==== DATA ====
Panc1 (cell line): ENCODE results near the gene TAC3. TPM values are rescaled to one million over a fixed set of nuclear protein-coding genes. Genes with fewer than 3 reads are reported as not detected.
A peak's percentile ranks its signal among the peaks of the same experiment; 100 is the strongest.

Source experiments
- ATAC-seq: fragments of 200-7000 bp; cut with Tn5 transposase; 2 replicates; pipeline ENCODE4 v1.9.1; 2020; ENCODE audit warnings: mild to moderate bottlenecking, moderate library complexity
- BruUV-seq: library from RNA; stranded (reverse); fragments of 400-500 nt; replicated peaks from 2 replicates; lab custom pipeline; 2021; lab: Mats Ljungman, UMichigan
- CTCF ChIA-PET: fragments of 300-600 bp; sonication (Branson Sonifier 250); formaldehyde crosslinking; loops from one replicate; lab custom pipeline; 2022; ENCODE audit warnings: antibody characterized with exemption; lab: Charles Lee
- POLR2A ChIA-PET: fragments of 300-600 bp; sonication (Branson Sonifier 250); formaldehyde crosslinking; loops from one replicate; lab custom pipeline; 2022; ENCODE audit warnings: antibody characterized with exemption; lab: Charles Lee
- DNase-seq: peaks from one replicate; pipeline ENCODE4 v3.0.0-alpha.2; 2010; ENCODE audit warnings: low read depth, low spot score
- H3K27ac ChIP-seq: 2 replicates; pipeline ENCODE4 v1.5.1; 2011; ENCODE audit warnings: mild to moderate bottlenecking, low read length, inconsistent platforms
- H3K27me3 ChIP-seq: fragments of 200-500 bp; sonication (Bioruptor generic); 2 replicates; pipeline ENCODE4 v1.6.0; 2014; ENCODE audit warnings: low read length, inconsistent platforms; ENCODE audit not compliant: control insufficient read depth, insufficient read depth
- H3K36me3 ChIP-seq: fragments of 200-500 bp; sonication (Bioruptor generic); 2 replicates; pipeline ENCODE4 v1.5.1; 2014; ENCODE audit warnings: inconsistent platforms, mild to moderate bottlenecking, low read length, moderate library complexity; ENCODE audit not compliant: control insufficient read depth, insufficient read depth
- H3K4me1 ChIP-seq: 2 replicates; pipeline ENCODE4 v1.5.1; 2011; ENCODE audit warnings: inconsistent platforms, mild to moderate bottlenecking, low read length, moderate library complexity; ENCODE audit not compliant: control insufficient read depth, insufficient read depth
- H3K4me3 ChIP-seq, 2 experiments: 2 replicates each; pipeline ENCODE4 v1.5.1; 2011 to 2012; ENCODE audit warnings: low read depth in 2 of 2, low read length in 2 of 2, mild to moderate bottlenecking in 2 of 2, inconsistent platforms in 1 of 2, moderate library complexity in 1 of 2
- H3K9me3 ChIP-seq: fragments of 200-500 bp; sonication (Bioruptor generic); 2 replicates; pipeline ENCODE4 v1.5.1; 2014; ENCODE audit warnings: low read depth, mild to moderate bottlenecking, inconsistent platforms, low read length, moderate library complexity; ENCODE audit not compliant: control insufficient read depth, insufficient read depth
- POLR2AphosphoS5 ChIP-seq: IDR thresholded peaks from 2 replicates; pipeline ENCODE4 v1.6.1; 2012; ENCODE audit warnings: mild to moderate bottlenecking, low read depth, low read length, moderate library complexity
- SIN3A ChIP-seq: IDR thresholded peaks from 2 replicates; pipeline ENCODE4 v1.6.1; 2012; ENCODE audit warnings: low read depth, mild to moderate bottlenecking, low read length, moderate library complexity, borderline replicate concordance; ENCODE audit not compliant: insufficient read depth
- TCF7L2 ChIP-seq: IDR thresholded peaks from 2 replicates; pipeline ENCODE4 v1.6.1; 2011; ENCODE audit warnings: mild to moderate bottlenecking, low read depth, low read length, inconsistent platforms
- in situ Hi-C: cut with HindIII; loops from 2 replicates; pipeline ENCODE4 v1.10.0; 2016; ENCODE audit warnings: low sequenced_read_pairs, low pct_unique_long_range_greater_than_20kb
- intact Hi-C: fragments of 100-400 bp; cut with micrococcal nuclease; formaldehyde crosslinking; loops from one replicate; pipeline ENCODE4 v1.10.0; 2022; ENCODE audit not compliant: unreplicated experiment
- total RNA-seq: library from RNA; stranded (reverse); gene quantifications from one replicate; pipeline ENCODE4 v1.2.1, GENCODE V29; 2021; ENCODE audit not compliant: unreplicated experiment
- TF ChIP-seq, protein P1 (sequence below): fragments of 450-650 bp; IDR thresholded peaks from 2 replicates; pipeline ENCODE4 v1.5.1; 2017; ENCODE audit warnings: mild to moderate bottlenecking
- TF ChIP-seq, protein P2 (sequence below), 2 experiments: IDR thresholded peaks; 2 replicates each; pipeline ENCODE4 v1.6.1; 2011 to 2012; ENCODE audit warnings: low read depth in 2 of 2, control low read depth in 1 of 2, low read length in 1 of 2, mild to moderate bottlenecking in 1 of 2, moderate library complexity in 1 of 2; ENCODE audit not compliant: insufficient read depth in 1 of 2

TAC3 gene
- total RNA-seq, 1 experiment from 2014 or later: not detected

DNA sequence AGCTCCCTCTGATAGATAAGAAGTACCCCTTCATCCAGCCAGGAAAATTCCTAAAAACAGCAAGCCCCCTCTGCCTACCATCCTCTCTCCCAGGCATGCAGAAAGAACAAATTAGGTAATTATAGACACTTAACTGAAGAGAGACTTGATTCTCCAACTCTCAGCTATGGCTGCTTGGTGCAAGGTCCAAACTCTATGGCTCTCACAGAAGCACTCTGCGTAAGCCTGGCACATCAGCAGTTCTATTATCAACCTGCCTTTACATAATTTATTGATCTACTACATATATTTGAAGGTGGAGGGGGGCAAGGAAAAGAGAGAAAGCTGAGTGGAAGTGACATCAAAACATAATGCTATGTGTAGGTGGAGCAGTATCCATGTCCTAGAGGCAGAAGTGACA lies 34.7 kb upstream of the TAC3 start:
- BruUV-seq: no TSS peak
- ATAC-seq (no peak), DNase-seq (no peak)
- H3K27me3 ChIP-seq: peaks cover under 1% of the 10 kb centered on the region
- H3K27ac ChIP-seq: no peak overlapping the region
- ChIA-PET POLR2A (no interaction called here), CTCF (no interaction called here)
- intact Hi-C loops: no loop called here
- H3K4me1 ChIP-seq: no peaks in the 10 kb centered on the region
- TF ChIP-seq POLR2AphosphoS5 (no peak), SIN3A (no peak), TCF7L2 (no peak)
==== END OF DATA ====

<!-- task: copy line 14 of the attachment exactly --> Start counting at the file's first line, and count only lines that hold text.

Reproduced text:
- H3K9me3 ChIP-seq: fragments of 200-500 bp; sonication (Bioruptor generic); 2 replicates; pipeline ENCODE4 v1.5.1; 2014; ENCODE audit warnings: low read depth, mild to moderate bottlenecking, inconsistent platforms, low read length, moderate library complexity; ENCODE audit not compliant: control insufficient read depth, insufficient read depth